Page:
Monday, December 10, 2007

OLPC Critics Show Off Their Knowledge of the Developing World

Chris Dawson quotes him some John Dvorak:

The World Health Organization estimates that one-third of the world is well fed, one-third is underfed, and one-third is starving.

OK, think about that for a second. Two billion people are starving? That would be the equivalent of everyone on the continent of Africa and the country of India starving, right now. I think I would have heard about this. Wikipedia's better sourced "world hunger" page counts up less than 1 billion "undernourished." So Dawson and Dvorak are only off by a factor of four, or, put another way, 3 billion people. They're only off the number of underfed by half the population of the world.

As far as I'm concerned, passing along this data this pretty much disqualifies them from having any authority whatsoever to explain to me the needs of the developing world, because the world they imagine is not the one which exists.

Where, you may ask, did they get this data? From ThinkQuest.org, a project of the Oracle Education Foundation.

So, kudos all around: ZDNet, PC Magazine, Oracle Education Foundation -- you guys rock!


One big chunk of reading I did this year that I haven't commented upon is Kim Stanley Robinson's Forty Signs of Rain, Fifty Degrees Below Zero, Sixty Days and Counting trilogy. I'm not entirely sure I can recommend you read all 1500 pages, but I have found its themes have stuck in my head, so I guess I've found it worth the investment. But anyhow, one interlude in the book I enjoyed was essentially a "read aloud" (you English teachers should know what I mean) tracking what's going on in the scientist/hero's head as he's reading a paper:

Pleasure is a brain mechanism. It's a product of natural selection, so it must help to make us more adaptive. Sexual attraction is an index of likely sexual pleasure.

Frank stopped his reading. Was this true?

The introduction to the book claimed the collected sociobiological papers in it studied female sexual attractiveness exclusively because there were more data about it. Yeah right. Also, female sexual attractiveness was easier to see and describe and quantify, as it had more to do with physical qualities than with abstract attributes such as status or prowess or sense of humor. Yeah, right! What about the fact that the authors of the articles were all male? Would Hrdy agree with any of these justifications? Or would she laugh outright?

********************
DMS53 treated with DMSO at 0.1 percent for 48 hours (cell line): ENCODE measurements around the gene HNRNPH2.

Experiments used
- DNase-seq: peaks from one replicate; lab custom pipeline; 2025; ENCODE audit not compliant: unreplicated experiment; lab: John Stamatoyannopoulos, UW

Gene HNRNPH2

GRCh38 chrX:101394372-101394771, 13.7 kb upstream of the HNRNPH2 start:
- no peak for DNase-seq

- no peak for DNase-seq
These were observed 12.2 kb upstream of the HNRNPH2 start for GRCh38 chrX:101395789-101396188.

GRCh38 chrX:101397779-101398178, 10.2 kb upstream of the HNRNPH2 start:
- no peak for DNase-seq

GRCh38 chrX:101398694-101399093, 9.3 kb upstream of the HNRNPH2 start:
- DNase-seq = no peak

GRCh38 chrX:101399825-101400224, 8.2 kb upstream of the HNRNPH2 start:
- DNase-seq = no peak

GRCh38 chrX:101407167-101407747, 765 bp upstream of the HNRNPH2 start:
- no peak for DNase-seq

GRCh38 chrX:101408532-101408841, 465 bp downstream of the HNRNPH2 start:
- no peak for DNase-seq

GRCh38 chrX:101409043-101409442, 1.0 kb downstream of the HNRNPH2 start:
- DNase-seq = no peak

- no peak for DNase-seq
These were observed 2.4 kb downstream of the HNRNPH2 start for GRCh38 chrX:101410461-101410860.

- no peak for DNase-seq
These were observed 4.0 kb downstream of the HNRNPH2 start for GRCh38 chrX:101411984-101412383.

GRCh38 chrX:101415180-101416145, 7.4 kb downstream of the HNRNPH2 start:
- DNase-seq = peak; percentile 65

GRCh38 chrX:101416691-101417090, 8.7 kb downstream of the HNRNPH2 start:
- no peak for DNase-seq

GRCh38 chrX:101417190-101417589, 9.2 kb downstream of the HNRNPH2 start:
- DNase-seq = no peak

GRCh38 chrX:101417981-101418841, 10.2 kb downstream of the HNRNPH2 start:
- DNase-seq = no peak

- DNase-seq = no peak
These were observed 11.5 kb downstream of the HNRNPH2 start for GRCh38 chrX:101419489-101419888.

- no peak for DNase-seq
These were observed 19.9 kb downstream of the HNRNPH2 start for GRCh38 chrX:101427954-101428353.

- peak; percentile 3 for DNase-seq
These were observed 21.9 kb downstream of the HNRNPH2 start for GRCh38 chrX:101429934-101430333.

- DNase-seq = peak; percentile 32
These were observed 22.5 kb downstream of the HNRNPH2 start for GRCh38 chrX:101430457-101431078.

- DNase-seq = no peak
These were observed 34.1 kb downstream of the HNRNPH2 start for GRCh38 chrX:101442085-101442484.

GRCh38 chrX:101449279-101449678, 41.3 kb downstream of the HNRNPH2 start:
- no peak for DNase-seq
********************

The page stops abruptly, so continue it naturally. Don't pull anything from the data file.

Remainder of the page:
Evolutionary psychology studies the adaptations made to solve the information-processing problems our ancestors faced over the last couple million years. The problems? Find food; select habitat; stay safe; choose a mate. Obviously the brain must solve diverse problems in different domains. No general-purpose brain mechanism to solve all problems, just as no general-purpose organ to solve all physiological problems. Food choice very different from mate choice, for instance.

Was this true? Was not consciousness itself precisely the general-purpose brain mechanism this guy claimed did not exist? Maybe it was like blood, circulating among the organs. Or the whole person as a gestalt decision maker. One decision after another.

Anyway, mate choice: or rather, males choosing females. Sexual attraction had something to do with it. (Was this true?) Potential mates vary in mate value. Mate value could be defined as how much the mate increases reproductive success of the male making the choice. (Was this true?) Reproductive success potential can be determined by a number of variables. Information about some of these variables was available in specific observable characteristics of female bodies. Men were therefore alwasy watching very closely. (This was true.) ...

This is pretty much how I read, and it is the way kids should be taught. It is a habit of mind. It is frickin' information literacy or whatever you want to call it.

2 comments:

Downes said...

It may be 1500 pages, but it's a pretty good read. Robinson posts some touchingly naive thoughts about the nature of science, especially in the first volume, but the extended discussion about the nature of reason and of thinking is well worth considering.

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